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Paul W.
Deeply flawed rhetoric. First, Mr. Dick presents a nasty caricature of the two sides, ascribing fear as a primary motivation, calling them irrational, and purposely severely underestimates the percentages on each side. Second, he lauds the supposed centrists without even a nod to the fact that many, if not most, centrists are the “go along to get along” pew-sitters of the denomination who typically have little interest in doctrinal matters and mostly value “not rocking the boat” — those that “don’t care” after 44 years of discussion on this issue are hardly a group that can or has any desire… Read more »

Don’t let the Africans have a vote over American Methodists. The American branch embraces full inclusion. Those who are unhappy with that simply find another church. Problem solved. Win win win all around. That is what he is describing.


A more realistic solution is for the minority in the UMC who are unhappy with following scripture to find another church or start their own instead of tearing down the one remaining mainline Protestant church that — so far — has not embraced the current culture of sexual permissiveness.


Agree but that is not what Dan wants. Once you separate the African voters the American branch embraces full inclusion. It will be the traditionalists who will be unhappy then.

I think your argument for the ” why winning is so important” is grossly oversimplified for both sides. Conservatives have been and are ready to leave with the GC of 2012 and 2016 results giving them hope for the future of the current denomination. The progressives refuse to give up even in the face of their agenda needing a total overhaul of the GC to pass. Neither of these responses to adversity, even at its root, reflect “fear”. I find it interesting that some churches discuss the GC with their congregations and others don’t because they don’t want the politics… Read more »
When I read articles such as this, I simply shake my head. There is no right or wrong, apparently — just a happy squishy middle that we should all be embracing. I disagree with that premise. I remain a United Methodist, but I have no qualms with leaving the UMC in the dust if it refuses to follow scripture. The issue of Christian orthodoxy is not one for a vote, or a committee, or a “third option.” Finally – a word on the author’s thinking that we must own a decision that only addresses the UMC in the US. I… Read more »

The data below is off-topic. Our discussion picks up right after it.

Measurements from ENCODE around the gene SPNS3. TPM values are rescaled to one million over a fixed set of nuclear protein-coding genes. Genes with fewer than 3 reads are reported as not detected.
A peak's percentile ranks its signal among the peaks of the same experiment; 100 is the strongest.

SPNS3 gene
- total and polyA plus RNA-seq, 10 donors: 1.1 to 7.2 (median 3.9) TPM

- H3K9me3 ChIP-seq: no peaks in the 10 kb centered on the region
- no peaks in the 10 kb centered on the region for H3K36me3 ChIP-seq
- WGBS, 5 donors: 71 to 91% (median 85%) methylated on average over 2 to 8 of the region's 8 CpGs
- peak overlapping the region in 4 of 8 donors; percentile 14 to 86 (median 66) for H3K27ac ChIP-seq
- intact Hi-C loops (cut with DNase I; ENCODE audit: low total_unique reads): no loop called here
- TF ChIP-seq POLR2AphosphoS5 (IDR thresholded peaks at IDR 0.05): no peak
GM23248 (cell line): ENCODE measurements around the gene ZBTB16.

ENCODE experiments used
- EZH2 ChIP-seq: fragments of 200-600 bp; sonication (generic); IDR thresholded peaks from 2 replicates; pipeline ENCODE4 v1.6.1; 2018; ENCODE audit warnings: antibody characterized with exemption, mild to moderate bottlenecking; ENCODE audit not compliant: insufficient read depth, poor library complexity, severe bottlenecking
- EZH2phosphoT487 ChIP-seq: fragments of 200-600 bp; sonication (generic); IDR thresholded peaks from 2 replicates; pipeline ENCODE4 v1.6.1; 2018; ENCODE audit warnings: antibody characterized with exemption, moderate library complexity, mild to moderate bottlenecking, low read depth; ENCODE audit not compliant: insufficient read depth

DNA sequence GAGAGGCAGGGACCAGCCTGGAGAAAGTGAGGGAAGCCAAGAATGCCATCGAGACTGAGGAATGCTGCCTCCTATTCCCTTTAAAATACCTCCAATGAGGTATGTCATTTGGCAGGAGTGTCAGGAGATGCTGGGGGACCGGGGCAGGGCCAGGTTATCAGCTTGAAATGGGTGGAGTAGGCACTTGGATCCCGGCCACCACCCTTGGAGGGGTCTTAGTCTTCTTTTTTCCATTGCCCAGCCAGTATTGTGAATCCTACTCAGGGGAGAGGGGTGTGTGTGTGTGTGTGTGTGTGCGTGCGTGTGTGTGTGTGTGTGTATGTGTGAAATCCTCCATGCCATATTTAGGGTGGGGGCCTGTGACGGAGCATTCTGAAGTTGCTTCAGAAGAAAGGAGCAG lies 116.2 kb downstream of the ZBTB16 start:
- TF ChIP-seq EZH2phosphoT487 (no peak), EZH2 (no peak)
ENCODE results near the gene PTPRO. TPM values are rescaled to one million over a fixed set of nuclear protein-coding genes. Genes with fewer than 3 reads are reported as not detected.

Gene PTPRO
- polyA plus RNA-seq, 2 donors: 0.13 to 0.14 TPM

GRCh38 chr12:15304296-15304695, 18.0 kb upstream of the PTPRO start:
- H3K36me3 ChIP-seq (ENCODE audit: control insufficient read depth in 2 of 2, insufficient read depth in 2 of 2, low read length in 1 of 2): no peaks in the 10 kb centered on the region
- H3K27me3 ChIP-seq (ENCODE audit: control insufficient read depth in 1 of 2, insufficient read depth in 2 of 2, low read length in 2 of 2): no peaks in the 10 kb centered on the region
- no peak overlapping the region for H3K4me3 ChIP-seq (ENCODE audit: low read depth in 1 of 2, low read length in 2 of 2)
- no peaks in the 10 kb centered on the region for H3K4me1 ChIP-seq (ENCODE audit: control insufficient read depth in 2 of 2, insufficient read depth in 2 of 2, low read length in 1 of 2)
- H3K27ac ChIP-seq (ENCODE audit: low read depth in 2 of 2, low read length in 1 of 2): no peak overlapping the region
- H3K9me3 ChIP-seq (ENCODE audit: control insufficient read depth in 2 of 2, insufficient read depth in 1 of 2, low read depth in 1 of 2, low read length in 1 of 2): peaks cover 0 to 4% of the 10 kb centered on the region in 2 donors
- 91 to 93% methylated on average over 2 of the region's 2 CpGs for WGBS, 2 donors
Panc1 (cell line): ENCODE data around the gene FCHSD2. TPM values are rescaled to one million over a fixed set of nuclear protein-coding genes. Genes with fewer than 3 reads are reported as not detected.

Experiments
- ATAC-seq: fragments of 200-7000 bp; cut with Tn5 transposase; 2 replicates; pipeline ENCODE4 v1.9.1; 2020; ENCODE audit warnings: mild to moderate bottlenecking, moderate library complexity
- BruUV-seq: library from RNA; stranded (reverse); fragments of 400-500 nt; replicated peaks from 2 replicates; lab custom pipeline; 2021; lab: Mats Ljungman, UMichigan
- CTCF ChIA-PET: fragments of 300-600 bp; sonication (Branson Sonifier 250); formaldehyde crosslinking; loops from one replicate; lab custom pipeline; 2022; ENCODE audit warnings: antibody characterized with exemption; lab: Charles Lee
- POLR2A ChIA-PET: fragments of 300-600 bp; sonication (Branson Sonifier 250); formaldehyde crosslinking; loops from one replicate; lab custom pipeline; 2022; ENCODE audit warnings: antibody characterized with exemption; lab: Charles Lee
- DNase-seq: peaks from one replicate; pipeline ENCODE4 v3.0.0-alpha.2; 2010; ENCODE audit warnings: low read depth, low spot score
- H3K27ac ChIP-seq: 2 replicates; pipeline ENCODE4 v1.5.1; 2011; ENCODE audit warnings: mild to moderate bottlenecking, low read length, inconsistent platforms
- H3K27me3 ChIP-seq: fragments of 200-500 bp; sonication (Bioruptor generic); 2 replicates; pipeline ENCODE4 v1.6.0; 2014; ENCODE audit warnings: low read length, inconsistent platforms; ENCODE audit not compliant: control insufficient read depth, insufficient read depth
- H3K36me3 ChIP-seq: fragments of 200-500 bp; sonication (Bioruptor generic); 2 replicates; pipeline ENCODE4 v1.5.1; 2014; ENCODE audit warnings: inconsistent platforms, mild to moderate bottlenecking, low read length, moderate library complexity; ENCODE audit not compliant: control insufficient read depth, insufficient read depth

Richard F Hicks

No. The dog gladly shook off the tail and is now happy with just the stump. This issue was decided when the Southeastern and Central Jurisdictions brought in the Africans into the voting pool of General Conference. Like the Japanese soldiers in the late 1940s some just haven’t gotten the message that the battle is over. Thank you, Richard F Hicks, OKC

eric pone
Both extremists seem to feel that there is no middle way out of this. Both have forgotten that our God creates and is still creating even in our brokeness. There is a middle way and there will be folks at the extremist ends that will leave and we just need to accept this. Frankly I would rather we get out of the marriage business altogether and let folks work with Officiants and we just bless the union as a congregation and take this task from the pastor. (without declaring judgement one way or the other). I think our current discernment… Read more »
Wes Andrews

As a person who is ordained, I have been given a responsibility to lead, and point to God’s truth in God inspired Scripture. It is not my option to let people go on their merry, misinformed/mislead way when it comes to following Jesus. Scripture is very clear about so many things and that includes the definition and boundaries of sexuality.

Wes Andrews

eric pone

Well said. But your congregation is probably chock full of gray heads and you are blaming culture for why young people don’t show up anymore. You have your work cut out for you. Start knocking on doors.

Kathleen Stolz

Dan offers some possible approaches to reconciliation. It’s time for us to seek new ways of reaching new solutions. And just maybe we should listen to the rabbinic teacher Dan mentions who offers this: “Any time a group got stuck in “either/or — win/lose” thinking, he would draw a star of David and place the two opposing options on two points of the star. Then, discussion proceeded to put yet another choice on each of the remaining four points. It is amazing how quickly people become creative and unstuck when challenged to discern six possible outcomes.”